They may only be web ads that pop up for days after you visit a website to research information, but some U.S. senators are worried about the tracking and behavioral profiling behind them.
"I am a little spooked out," said Sen. Claire McCaskill, D-Mo., during a hearing of the Senate Commerce Committee into privacy issues. "This is creepy."
"We [in becoming public officials] signed up for an invasion of privacy. But as the American people find out about this [behavioral tracking], they are going to be very unhappy.
Sen. Byron Dorgan, D-N.D., said web tracking defies all normal standards for conduct.
"If someone followed you [everywhere] taking copious notes on what you do, anyone would find that is unbelievable. Yet that is happening every day on the internet."
Sen. John Kerry, D-Mass., also said he is hearing concern from constituents.
"There is a lot of confusion and anxiety from the public at large over what power they have on the information that is collected," he said. He said there is worry that information put together for profiles that "may be incorrect ... out of context" and long lasting could do far more than provide ads. It could potentially lead to problems getting jobs or higher health care insurance.
The committee's chairman, Sen. Jay Rockefeller, D-W.Va., said when he discussed the issue of the hearing with his family, family members all kicked in with concerns.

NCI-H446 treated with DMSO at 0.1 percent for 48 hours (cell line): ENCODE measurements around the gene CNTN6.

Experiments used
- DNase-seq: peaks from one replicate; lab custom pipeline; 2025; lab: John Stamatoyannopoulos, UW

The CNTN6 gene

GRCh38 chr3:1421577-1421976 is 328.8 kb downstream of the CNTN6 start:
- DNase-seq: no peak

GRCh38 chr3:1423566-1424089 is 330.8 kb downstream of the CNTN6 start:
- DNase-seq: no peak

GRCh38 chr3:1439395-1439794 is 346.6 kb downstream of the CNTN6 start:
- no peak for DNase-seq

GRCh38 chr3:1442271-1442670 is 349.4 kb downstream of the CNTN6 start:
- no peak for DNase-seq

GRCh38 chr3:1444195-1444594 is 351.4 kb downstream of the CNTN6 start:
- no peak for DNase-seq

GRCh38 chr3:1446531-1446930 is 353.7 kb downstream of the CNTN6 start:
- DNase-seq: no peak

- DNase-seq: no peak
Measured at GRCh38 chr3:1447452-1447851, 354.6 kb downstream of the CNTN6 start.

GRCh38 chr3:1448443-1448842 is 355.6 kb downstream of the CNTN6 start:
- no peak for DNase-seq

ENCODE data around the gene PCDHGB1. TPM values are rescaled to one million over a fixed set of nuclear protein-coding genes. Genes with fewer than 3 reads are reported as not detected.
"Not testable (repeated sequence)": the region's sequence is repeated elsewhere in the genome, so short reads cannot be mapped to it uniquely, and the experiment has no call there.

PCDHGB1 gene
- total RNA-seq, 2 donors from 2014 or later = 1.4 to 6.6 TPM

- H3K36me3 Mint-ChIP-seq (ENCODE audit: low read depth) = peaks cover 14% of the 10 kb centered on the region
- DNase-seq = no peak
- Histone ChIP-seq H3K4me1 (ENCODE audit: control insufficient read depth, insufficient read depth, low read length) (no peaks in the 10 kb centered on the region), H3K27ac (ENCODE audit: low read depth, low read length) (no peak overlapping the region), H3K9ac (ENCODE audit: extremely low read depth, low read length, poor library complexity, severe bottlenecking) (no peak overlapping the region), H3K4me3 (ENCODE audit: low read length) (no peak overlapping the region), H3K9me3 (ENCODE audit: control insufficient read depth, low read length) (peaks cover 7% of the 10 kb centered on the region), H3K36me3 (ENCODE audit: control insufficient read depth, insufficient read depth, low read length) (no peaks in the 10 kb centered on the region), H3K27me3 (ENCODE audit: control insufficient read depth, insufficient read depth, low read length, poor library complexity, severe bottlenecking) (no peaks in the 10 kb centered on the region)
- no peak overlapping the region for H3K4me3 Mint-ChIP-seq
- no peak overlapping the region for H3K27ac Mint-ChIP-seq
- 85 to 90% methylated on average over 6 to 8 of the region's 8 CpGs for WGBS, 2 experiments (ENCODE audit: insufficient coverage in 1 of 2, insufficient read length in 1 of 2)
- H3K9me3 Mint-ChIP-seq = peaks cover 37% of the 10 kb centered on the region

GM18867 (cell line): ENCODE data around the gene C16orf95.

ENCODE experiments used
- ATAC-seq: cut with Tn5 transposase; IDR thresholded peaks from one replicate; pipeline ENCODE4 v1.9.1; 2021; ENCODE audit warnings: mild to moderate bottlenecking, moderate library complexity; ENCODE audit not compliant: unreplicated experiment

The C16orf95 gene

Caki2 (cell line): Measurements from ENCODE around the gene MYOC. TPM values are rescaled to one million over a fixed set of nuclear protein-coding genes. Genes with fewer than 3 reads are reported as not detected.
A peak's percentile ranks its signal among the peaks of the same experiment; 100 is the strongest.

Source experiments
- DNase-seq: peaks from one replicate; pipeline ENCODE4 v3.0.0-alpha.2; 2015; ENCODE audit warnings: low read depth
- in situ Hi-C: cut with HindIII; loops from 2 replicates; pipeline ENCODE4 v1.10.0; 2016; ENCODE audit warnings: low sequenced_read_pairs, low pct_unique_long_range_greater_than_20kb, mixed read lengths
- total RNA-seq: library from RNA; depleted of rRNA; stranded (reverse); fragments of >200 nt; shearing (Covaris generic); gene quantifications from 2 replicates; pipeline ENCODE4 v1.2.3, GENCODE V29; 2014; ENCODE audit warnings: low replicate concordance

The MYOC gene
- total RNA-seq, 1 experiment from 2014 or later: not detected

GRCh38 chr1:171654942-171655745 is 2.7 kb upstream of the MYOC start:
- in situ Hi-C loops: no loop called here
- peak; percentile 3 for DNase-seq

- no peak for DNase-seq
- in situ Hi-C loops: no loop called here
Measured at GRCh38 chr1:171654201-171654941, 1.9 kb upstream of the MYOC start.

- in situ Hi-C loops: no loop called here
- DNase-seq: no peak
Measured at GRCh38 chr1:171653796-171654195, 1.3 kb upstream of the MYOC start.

"The consumer I am concerned about is not a savvy computer whiz-kid. ... I'm talking about a 65-year-old man who just signed up for a Facebook account so he can view photos of his grandson, and reconnect with old friends. We have a duty to ask whether these people -- and the millions of Americans just like them -- fully understand and appreciate what information is being collected about them, and whether or not they are empowered to stop certain practices from taking place," he said.
Added Sen. Mike Johanns, R-Neb., "I don't want to be subject to a behavioral profile."
The Senators comments came as the committee heard from government officials, researchers and officials of Apple, AT&T, Google and Facebook about profiling of users, through tracking of their information.
While much of the profiling is done anonymously, Joseph Turow, a professor at the Annenberg School of Communications at the University of Pennsylvania, told the committee that the profiling starts to question the traditional definition of "anonymous."
"The industry claims of anonymity undermine the traditional meaning of anonymity," he said. "If they know I'm Joseph Turow or 'XXXX3,' it doesn't matter if they are following me around the Web."
He also said national studies say Americans don't understand the amount of tracking and behavioral profiling taking place.
Industry executives answered that they have taken strong steps to protect privacy. Facebook's Chief Technology Officer Bret Taylor said privacy is a consideration in every new choice for Facebook.
Alma Whitten, Google's privacy engineering lead, said Google's Dashboard offers consumers choices.
Still there was an admission the companies need to do more.
"We have to demystify it and make it less creepy," said Dorothy Attwood, senior VP, public policy and chief privacy officer for AT&T.
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